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James Haskell: Lions must be wary of these Aussie dangermen

Michael HooperSo what sort of side will the Lions face Down Under? Having played Super Rugby against many of their guys when with New Zealand’s Otago Highlanders, it’s given me a reasonable insight into who they are likely to play against.

Unlike the raw physicality of the South Africans or the running style of the Kiwi teams, the Australians rely a lot more on a mapped-out game-plan, or a sequence of actions designed to get them into certain positions with the intention of creating miss-matches to release their backs.

At the Highlanders, the one thing we talked about when playing against, say, the Waratahs, was if you disrupt this sequence, then guys will be out of position and their attack will break down.

One guy who really stood out when I played against him was the Brumbies’ No.7 Michael Hooper. I hadn’t really heard of him before the match but I knew a lot about him afterwards. He has since burst onto the international scene and was fantastic for the Aussies, especially against England in the autumn, where I tipped him, correctly, to be man of the match.

His ability over the ball is top notch. He isn’t the biggest, but his ability to bounce-up after the tackle and get onto the ball is up there with the best in the world. He also cleverly allows others to make leg tackles, so as the second man in, his squat size means he gets over the ball quickly and is very hard to clear out. He also has a turn of pace and is not scared of carrying.

He will always attack a breakdown given half the chance and if he doesn’t get the ball, he is tricky to shift. If he gets the nod to start in the back row, he will need to be stopped early – as the Highlanders unfortunately discovered, when he won six turnovers against us.

There is talk of iconic Wallaby George Smith possibly being involved and I think, with David Pocock’s injuries, they could do far worse than to play both Smith and Hooper.

I played against Smith in both France and Japan and he hasn’t lost his edge at all.

Another player who could cause the Lions all sorts of problems, is wing Digby Ioane. He has had a few problems over the last few years with his knees, but when he is on top of his game he is deadly with the ball in hand.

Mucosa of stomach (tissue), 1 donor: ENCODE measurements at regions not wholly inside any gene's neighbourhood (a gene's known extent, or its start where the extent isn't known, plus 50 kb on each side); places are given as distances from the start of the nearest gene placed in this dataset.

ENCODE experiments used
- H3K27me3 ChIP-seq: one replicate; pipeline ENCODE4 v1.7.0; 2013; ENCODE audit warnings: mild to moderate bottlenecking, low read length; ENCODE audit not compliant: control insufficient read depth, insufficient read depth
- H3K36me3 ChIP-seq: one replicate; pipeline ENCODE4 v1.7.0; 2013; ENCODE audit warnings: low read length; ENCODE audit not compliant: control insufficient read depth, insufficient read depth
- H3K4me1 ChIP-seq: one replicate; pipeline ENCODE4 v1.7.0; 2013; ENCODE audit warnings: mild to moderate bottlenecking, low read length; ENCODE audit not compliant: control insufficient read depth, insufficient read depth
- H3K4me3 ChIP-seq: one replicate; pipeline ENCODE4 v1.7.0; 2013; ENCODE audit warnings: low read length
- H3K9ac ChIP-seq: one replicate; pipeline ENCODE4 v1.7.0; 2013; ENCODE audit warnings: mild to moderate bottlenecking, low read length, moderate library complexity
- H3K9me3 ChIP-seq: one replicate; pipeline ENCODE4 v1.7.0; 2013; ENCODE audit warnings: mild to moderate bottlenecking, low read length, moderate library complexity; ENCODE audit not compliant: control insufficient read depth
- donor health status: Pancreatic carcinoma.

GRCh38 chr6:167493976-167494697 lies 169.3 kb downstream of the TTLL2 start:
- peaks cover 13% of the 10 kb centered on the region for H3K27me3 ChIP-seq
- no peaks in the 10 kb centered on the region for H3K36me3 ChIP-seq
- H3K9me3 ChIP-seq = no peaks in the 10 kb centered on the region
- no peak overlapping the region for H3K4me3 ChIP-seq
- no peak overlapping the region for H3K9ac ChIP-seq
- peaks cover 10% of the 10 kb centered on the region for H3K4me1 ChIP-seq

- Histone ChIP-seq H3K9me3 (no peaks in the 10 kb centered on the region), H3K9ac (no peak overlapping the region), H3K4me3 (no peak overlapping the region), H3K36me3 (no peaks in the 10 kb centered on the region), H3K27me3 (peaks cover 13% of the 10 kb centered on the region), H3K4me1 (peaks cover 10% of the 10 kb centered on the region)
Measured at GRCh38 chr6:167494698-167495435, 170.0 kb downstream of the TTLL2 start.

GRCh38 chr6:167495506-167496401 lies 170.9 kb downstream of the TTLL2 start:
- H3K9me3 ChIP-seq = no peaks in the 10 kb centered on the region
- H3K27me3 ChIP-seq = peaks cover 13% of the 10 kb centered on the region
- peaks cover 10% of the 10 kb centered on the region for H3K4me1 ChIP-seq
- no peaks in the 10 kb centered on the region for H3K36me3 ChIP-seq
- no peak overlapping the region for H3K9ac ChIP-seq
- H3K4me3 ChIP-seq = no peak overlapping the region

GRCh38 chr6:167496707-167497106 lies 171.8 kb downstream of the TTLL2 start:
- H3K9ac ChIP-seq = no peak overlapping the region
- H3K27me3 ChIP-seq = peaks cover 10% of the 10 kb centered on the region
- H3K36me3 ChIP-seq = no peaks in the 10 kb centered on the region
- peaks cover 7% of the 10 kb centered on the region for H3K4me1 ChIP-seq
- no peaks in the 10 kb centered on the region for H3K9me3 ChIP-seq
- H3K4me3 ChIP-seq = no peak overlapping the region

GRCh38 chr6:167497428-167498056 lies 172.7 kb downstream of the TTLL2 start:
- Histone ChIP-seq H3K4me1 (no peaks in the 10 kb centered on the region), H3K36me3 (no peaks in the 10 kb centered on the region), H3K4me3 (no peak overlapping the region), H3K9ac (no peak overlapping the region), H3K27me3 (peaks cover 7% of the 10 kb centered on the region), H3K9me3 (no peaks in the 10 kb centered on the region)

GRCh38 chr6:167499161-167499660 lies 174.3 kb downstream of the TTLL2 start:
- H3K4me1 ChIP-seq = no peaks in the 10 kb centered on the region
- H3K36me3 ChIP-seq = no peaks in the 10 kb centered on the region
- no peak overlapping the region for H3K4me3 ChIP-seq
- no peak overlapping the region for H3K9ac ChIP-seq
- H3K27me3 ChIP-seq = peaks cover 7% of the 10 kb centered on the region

He is fast, powerful and has great footwork.

Another out of this mould is inside back James O’Connor. He looks like a bigger, more aggressive version of Justin Bieber, but he has a world class ability to break through tackles, create line breaks and finish. His place kicking is not bad either.

You look at him and think, “I’ll tackle him,” and then before you know it, you’re getting bumped off or side-stepped.

When the Rebels played the Highlanders in Invercargill last season, he ran at me during a passage of play and in the last few feet, side-stepped. I lunged at where I thought he was going to be and caught hold of a leg and, er, some other stuff.

Let’s put it this way, he stopped pretty quickly, to my relief. It was only as he went down did it dawn on me what I actually had hold off! I profusely apologised and luckily being a top guy he saw the funny side.

Mind you, the testicular tackle is not a go-to option for the Lions!

I first came across him on a tour to Australia with England in 2010. He was only about 17 but he played against our midweek side, scored three tries, kicked all the points, played unbelievably and was taken off after 40 minutes so he could start against the main England side that weekend!

I’ve never been more impressed by a young player; I was even more shocked when I learned his age. Will he play at 10 for the Australians?

It looks likely with Kurtley Beale in therapy and Quade Cooper not in coach Robbie Deans’ original squad.

The last player is a bit of a wild card, Israel Folau who has moved from League to Union via Aussie Rules!

After numerous tries for the Kangaroos and in State Of Origin he is now on top form with the Waratahs. If he can reproduce his league form then he could be the Aussies’ most potent weapon – their equivalent to Sonny Bill Williams.


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